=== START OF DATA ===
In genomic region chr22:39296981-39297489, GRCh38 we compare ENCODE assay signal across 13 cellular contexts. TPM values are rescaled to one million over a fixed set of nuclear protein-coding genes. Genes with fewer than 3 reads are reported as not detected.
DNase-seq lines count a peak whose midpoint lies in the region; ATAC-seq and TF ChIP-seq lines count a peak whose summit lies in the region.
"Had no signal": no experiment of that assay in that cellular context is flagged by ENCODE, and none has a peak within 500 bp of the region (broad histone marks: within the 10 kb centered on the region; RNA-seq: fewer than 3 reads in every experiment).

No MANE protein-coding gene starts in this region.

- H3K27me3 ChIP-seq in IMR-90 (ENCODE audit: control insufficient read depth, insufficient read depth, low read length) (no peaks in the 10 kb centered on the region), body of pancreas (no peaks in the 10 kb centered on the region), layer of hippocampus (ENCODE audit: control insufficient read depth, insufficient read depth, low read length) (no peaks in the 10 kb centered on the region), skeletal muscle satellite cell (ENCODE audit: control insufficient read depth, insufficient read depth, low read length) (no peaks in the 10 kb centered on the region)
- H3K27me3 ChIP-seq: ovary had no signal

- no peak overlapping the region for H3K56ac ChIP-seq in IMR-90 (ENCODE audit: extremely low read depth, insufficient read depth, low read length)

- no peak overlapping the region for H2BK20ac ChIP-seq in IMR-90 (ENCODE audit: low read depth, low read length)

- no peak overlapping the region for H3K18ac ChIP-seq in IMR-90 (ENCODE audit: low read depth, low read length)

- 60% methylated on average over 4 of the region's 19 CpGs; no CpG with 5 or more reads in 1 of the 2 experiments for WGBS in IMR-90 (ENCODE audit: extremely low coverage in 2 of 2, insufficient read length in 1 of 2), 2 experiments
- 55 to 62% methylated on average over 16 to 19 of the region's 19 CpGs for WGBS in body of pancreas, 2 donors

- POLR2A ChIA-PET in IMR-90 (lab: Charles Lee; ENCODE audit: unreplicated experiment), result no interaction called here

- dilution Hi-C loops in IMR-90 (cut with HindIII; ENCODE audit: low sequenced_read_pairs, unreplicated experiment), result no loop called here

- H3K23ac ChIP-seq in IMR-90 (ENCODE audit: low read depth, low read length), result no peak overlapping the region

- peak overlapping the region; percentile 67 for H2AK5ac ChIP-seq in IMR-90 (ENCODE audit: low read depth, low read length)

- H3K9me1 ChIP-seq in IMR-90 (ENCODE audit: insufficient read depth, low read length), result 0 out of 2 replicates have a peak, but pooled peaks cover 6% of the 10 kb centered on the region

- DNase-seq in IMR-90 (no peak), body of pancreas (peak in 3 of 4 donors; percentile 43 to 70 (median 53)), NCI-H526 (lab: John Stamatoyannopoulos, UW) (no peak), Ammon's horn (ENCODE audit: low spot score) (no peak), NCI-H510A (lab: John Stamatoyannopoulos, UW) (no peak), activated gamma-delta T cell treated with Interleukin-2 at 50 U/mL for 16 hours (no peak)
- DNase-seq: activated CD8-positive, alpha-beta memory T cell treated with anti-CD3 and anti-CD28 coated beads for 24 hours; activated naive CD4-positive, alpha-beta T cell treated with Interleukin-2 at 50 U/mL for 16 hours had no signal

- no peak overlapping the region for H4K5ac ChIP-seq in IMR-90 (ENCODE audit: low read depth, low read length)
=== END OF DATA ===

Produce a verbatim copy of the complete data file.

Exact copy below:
In genomic region chr22:39296981-39297489, GRCh38 we compare ENCODE assay signal across 13 cellular contexts. TPM values are rescaled to one million over a fixed set of nuclear protein-coding genes. Genes with fewer than 3 reads are reported as not detected.
DNase-seq lines count a peak whose midpoint lies in the region; ATAC-seq and TF ChIP-seq lines count a peak whose summit lies in the region.
"Had no signal": no experiment of that assay in that cellular context is flagged by ENCODE, and none has a peak within 500 bp of the region (broad histone marks: within the 10 kb centered on the region; RNA-seq: fewer than 3 reads in every experiment).

No MANE protein-coding gene starts in this region.

- H3K27me3 ChIP-seq in IMR-90 (ENCODE audit: control insufficient read depth, insufficient read depth, low read length) (no peaks in the 10 kb centered on the region), body of pancreas (no peaks in the 10 kb centered on the region), layer of hippocampus (ENCODE audit: control insufficient read depth, insufficient read depth, low read length) (no peaks in the 10 kb centered on the region), skeletal muscle satellite cell (ENCODE audit: control insufficient read depth, insufficient read depth, low read length) (no peaks in the 10 kb centered on the region)
- H3K27me3 ChIP-seq: ovary had no signal

- no peak overlapping the region for H3K56ac ChIP-seq in IMR-90 (ENCODE audit: extremely low read depth, insufficient read depth, low read length)

- no peak overlapping the region for H2BK20ac ChIP-seq in IMR-90 (ENCODE audit: low read depth, low read length)

- no peak overlapping the region for H3K18ac ChIP-seq in IMR-90 (ENCODE audit: low read depth, low read length)

- 60% methylated on average over 4 of the region's 19 CpGs; no CpG with 5 or more reads in 1 of the 2 experiments for WGBS in IMR-90 (ENCODE audit: extremely low coverage in 2 of 2, insufficient read length in 1 of 2), 2 experiments
- 55 to 62% methylated on average over 16 to 19 of the region's 19 CpGs for WGBS in body of pancreas, 2 donors

- POLR2A ChIA-PET in IMR-90 (lab: Charles Lee; ENCODE audit: unreplicated experiment), result no interaction called here

- dilution Hi-C loops in IMR-90 (cut with HindIII; ENCODE audit: low sequenced_read_pairs, unreplicated experiment), result no loop called here

- H3K23ac ChIP-seq in IMR-90 (ENCODE audit: low read depth, low read length), result no peak overlapping the region

- peak overlapping the region; percentile 67 for H2AK5ac ChIP-seq in IMR-90 (ENCODE audit: low read depth, low read length)

- H3K9me1 ChIP-seq in IMR-90 (ENCODE audit: insufficient read depth, low read length), result 0 out of 2 replicates have a peak, but pooled peaks cover 6% of the 10 kb centered on the region

- DNase-seq in IMR-90 (no peak), body of pancreas (peak in 3 of 4 donors; percentile 43 to 70 (median 53)), NCI-H526 (lab: John Stamatoyannopoulos, UW) (no peak), Ammon's horn (ENCODE audit: low spot score) (no peak), NCI-H510A (lab: John Stamatoyannopoulos, UW) (no peak), activated gamma-delta T cell treated with Interleukin-2 at 50 U/mL for 16 hours (no peak)
- DNase-seq: activated CD8-positive, alpha-beta memory T cell treated with anti-CD3 and anti-CD28 coated beads for 24 hours; activated naive CD4-positive, alpha-beta T cell treated with Interleukin-2 at 50 U/mL for 16 hours had no signal

- no peak overlapping the region for H4K5ac ChIP-seq in IMR-90 (ENCODE audit: low read depth, low read length)